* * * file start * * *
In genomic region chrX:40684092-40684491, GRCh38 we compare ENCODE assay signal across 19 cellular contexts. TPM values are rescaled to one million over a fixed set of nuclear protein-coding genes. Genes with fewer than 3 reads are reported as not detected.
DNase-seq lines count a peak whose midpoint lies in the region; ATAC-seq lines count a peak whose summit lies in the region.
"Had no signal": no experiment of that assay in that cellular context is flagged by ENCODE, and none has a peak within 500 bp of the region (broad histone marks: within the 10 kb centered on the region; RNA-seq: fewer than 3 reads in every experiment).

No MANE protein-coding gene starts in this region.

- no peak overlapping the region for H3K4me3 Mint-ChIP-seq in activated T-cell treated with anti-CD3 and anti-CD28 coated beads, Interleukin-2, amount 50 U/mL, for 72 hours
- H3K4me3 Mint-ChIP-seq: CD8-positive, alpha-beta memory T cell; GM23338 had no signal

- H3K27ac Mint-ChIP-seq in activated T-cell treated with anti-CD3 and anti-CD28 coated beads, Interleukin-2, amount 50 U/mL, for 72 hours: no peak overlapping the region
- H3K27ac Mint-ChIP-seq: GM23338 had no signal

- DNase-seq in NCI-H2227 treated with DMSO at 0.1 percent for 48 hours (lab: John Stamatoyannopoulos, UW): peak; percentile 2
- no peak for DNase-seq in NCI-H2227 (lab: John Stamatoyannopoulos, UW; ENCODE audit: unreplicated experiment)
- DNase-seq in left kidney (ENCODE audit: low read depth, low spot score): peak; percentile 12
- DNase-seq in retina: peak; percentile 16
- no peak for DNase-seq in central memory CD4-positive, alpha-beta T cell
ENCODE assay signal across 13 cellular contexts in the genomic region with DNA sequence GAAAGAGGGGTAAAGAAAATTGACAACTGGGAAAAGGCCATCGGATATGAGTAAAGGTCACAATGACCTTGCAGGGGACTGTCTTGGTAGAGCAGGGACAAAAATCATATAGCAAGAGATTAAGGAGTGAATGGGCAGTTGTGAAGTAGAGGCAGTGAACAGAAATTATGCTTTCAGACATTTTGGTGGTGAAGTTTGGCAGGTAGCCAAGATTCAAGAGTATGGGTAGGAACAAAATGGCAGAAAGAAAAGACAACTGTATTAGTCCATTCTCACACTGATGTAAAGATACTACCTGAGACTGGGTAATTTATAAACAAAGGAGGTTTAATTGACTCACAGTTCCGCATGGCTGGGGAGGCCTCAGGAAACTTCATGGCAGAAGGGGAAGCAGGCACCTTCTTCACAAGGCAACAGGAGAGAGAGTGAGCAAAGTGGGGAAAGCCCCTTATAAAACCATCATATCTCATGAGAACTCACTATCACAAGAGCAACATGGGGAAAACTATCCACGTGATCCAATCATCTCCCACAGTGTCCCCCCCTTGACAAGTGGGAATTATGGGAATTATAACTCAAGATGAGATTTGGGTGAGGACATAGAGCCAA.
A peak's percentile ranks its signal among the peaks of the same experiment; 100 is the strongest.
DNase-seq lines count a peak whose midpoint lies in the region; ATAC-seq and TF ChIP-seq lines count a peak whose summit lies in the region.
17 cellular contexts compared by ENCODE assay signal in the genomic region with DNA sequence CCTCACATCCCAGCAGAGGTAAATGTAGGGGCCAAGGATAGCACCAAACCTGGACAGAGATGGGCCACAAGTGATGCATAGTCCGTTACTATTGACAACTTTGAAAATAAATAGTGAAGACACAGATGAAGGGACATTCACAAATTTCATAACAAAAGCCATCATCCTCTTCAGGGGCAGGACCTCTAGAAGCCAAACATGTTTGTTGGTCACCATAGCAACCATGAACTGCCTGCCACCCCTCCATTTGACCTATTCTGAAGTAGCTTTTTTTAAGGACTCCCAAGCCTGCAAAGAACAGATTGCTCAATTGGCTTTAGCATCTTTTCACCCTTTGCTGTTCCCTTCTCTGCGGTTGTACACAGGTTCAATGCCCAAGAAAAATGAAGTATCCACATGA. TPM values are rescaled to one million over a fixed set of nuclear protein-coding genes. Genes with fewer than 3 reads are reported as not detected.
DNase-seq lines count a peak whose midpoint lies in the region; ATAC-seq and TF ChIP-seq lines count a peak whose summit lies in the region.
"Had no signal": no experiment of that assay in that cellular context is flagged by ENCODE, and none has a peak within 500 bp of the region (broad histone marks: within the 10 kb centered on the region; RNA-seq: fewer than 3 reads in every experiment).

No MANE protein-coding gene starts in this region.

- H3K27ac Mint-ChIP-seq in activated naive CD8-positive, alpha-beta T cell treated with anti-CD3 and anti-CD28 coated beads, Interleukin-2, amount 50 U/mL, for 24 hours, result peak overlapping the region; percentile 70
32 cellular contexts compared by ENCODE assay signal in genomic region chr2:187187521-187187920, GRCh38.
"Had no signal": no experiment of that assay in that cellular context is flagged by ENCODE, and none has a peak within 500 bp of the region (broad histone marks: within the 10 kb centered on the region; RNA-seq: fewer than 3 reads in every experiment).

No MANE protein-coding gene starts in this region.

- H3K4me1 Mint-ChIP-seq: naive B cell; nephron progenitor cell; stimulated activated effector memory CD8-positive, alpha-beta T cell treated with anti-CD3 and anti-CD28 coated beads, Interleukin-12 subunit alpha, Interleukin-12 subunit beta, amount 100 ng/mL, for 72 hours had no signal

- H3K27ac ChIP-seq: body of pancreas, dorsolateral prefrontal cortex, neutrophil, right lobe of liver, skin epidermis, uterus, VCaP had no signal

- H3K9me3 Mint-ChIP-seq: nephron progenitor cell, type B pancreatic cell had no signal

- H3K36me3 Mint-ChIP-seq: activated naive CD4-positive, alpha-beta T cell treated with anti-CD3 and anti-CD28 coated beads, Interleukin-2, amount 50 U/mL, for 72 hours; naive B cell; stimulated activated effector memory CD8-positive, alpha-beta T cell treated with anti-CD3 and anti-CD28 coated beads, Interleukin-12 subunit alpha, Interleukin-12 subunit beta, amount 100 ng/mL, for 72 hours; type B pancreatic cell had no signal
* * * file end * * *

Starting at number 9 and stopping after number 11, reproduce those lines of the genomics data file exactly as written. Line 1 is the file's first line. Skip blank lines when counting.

- DNase-seq in NCI-H2227 treated with DMSO at 0.1 percent for 48 hours (lab: John Stamatoyannopoulos, UW): peak; percentile 2
- no peak for DNase-seq in NCI-H2227 (lab: John Stamatoyannopoulos, UW; ENCODE audit: unreplicated experiment)
- DNase-seq in left kidney (ENCODE audit: low read depth, low spot score): peak; percentile 12